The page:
Laser Tank base – work-in-process

Saturday, August 16th, 2014

We are working on a tank with treads and a laser cannon gun turret. It’s a complex, long-term project with lots of CNC-machined parts as well a a variety of purchased components, but we’ve been making good progress on it. Today’s posting will focus on the base, which holds the electronics, provides mobility, and establishes a sturdy platform for the gun turret (not shown here).

The robot is powered by a large 8-cell 30 Volt LIPO battery, our first ever. So we’ve got lots of power for the motors and the laser cannon. We are driving the wheels (which are actually timing wheels) with two beefy gear motors and a Sabertooth dual 32-Amp Motor Controller. The treads are timing belts. There are two machined aluminum plates (separated by standoffs) on each side that provide the mounting for the wheels. We are using an Arduino Yun for the first time in this robot, which is a new microcontroller that integrates Linux and Arduino into a single board, which among other things, provides for a nice wifi layer, including WiFi-based software updates. We’re using an AnyVolt voltage regulator to bring some of the 30V down to 7.4V for the gun turret servos and the laser cannon. And we have a second voltage regulator for the 5 volt components. The Arduino will trigger relays (shown) to turn on the four targeting lasers and the main laser cannon (not shown), which will laser-burn targets using an autonomous targeting system. This photo also shows the four multi-tapped rails that we made to hold the robot together, including the track sub-assemblies on each side, the bottom plate, and top plate. The front plate and rear plate are held onto the bottom plate with six small #6-32 angle brackets. To better visualize the scale of this robot, the bottom plate is about 10″ wide and 13″ long.

The CNC-machined back plate includes the main power switch, a USB jack for programming (although we’ve been using the Yun Wifi for that), banana plugs for charging, and a fuse.

There are many things we like about this robot so far, but we were especially pleased with the smoke-gray acrylic top that we machined on our CNC. It’s transparent enough to see the circuit board lights on the electronics, but opaque enough to give it a nice blackish sheen. The main top plate is held onto the rails with a bolt pattern of ten 1/4-20 bolts. The difficulty with gun turrets is that you can’t get the top plate off the base without removing the gun turret, which is a pain, so we machined a slot into the main top plate. We didn’t want to use fasteners or a hinge on the acrylic, so we machined mating shelves (grayish area along the edge) so that the small back plate press fits perfectly into the top plate and stays there without needing any fasteners.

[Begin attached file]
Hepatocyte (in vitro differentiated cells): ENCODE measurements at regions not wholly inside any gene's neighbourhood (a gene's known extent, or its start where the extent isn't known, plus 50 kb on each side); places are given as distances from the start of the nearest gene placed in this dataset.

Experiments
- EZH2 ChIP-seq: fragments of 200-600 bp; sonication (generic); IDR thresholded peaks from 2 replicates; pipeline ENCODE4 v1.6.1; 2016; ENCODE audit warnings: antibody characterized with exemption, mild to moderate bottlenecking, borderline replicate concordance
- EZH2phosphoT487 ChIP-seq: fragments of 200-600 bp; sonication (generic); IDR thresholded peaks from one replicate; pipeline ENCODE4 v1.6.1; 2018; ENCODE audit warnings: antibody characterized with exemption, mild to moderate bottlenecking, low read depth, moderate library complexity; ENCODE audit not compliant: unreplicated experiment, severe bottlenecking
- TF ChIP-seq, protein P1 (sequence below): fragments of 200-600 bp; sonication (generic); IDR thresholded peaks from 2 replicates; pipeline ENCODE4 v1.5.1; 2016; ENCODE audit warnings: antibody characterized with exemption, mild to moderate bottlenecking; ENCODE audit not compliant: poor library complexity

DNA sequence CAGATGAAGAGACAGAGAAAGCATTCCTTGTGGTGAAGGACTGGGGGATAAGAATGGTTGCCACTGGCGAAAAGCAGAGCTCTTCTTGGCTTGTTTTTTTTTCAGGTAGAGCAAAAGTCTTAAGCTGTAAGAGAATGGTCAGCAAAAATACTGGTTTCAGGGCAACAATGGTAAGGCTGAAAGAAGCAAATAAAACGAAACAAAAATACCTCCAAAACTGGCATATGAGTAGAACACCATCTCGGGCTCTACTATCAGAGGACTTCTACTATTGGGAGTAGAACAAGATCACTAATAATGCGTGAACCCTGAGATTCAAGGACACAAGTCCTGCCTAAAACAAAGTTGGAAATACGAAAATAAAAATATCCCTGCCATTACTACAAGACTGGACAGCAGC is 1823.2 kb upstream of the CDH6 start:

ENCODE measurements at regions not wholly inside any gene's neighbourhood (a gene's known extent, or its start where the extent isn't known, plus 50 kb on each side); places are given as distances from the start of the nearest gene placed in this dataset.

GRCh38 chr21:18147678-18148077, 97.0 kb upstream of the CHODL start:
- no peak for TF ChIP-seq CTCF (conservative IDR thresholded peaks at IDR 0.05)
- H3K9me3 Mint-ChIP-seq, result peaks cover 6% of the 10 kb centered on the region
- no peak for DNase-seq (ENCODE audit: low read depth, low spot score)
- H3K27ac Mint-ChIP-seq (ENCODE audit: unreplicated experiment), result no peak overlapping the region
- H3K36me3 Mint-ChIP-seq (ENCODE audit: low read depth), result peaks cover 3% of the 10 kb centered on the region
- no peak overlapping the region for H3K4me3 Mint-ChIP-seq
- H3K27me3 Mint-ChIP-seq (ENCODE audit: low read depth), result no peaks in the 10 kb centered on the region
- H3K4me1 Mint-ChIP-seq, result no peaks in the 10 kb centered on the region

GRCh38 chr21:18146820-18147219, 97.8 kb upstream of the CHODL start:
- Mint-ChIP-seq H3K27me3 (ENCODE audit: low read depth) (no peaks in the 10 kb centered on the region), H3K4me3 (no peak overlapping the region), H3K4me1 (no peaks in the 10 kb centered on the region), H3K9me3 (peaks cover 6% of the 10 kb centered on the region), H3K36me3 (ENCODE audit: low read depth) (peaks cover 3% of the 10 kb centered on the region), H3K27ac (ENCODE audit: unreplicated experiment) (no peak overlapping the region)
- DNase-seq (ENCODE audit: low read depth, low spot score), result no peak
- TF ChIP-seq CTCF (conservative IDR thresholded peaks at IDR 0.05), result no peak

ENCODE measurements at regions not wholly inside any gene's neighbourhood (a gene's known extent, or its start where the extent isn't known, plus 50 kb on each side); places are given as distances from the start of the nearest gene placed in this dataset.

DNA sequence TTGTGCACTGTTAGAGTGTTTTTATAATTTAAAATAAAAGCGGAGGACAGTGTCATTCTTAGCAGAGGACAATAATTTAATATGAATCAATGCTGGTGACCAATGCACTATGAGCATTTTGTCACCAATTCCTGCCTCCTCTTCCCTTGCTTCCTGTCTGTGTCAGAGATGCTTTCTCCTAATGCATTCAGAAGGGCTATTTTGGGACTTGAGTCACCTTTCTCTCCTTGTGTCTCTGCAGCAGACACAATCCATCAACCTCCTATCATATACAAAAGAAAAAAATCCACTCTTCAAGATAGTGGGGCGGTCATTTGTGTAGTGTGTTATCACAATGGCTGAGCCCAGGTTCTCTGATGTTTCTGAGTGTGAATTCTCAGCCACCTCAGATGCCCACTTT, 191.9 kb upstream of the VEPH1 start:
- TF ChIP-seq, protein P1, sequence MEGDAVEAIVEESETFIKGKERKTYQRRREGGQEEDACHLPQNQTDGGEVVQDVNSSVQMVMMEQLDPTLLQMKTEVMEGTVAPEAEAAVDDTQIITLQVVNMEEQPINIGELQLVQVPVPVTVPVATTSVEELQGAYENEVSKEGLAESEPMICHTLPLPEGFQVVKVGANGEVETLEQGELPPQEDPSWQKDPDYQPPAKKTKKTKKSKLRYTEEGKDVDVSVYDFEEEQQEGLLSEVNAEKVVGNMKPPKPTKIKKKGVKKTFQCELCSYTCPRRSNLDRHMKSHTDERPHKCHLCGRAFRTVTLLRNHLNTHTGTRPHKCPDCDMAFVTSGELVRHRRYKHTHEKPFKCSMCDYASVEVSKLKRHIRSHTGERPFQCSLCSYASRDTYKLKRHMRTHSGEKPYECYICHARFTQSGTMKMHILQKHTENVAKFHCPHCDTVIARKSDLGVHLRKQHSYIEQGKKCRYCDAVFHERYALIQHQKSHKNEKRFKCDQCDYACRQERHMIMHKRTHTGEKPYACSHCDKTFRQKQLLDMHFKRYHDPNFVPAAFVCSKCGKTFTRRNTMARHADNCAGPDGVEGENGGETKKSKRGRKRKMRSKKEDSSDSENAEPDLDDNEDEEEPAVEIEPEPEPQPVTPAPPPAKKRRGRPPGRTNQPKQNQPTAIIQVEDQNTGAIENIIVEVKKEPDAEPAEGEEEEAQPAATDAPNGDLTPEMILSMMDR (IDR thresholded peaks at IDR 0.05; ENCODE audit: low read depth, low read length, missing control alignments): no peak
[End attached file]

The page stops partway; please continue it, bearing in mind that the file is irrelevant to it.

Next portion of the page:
Comments (13)

  1. Lorin
    August 17th, 2014

    Nice! by chance, did you make the cnc with plans? Are you selling the plans?
    The belt looks like two timing belts glued back to back or, is this a hobby tank tread? nice work 🙂

  2. Camille
    August 18th, 2014

    Lorin: It’s a double-sided timing belt. Unfortunately, no, we don’t sell CNC plans. It was just a personal project for us. —Camille

  3. Chris
    August 18th, 2014

    Very nice so far! I love tracked robots. What are you using to charge your Lipo cells? Is it a custom charger or a commercially available model? Watching with interest.

  4. Camille
    August 18th, 2014

    Chris: Thank you! We love tracked robot’s, too! The battery charging question is a good question. Normally, we charge our batteries using a HiTec X4 AC charger, but that only handles up to 6 cells. To charge the 8 cell high-voltage battery on the tank, we use an iMax B8 battery charger connected to a power supply. —Camille

  5. Apostolos
    August 19th, 2014

    Always amazed with you work. Thanks for inspiring us

  6. AlexV
    September 8th, 2014

    Hi Camille,

    I noticed that the ‘outside rims’ of your timing wheel runs over the ridges of the timing belt. Does this cause any issues? I designing a similar tracked robot and I thought it would work better if the timing belt fit within the two rims of the timing wheel. Thoughts?

  7. Camille
    September 8th, 2014

    AlexV: Running the “tracks” on the outside of the timing belt doesn’t cause any issues. —Camille

  8. David
    August 20th, 2015

    Beautiful machine work. I’m trying to figure out the belt size. I know it’s a double and I count about 84 teeth. If you wouldn’t mind telling us, is it an L or an H belt? Did you have to make a groove on the inner teeth to clear the timing belt pulley outer guards?
    I look forward to seeing how this project evolves.

  9. sameeras
    November 25th, 2015

    nice work up there, please could you tell me specification of the motor , still i’m struggling to buy geard motor for my projects

  10. Chad
    January 14th, 2016

    Fantastic build! Would you be willing to share the specs/supplier on the timing belt and pulleys? Anything you can offer would help with my own project. I included my email if you prefer that method. Many thanks!

  11. Mauro Melo
    May 15th, 2016

    It’s very nice this job, is a simple and all functional tracked robot.
    Can you please share the characteristics of pulleys and belt?
    Best regards

    Mauro Melo

  12. Jegannath Prabhu
    May 23rd, 2017

    your project seems awesome and i am admired of it . May i know the spec and name of the motor which you have used here.,

    Jegannath Prabhu

  13. Stefan zhu
    July 11th, 2017

    How did you do the driving wheels? Thank you!

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